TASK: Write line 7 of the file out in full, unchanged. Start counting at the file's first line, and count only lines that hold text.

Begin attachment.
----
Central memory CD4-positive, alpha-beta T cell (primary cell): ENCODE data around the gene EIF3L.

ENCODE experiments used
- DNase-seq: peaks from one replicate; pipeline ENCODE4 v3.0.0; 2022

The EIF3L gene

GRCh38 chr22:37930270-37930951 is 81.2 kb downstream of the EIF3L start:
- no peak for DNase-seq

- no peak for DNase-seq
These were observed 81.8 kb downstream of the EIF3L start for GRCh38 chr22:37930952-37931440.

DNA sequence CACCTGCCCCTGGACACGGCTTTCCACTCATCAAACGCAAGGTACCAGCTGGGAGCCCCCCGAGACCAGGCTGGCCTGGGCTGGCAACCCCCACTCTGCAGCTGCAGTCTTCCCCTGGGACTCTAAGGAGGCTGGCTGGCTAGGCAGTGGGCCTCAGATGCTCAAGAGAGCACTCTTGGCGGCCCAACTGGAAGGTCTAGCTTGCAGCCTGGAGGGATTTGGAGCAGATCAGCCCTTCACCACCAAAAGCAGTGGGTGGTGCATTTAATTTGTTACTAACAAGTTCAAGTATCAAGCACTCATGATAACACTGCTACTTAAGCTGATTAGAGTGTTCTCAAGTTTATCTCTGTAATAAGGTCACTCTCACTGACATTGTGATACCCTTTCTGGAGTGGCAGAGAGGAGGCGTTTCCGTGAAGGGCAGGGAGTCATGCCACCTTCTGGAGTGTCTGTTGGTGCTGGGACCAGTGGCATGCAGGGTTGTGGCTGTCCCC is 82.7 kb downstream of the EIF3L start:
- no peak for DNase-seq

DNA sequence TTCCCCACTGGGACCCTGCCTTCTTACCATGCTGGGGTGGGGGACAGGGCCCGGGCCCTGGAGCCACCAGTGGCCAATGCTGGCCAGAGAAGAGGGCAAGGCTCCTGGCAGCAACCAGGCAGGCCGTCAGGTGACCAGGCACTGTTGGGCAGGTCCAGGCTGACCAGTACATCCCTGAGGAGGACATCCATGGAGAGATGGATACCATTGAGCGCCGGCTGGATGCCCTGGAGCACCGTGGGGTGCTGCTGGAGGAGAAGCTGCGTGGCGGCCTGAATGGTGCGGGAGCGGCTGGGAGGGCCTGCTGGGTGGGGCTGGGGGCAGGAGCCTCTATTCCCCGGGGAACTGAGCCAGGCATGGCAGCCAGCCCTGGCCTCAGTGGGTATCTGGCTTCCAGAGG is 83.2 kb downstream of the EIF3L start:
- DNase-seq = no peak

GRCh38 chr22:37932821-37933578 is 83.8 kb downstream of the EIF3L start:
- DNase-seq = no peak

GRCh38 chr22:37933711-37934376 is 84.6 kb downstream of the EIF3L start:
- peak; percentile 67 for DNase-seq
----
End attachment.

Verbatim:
- no peak for DNase-seq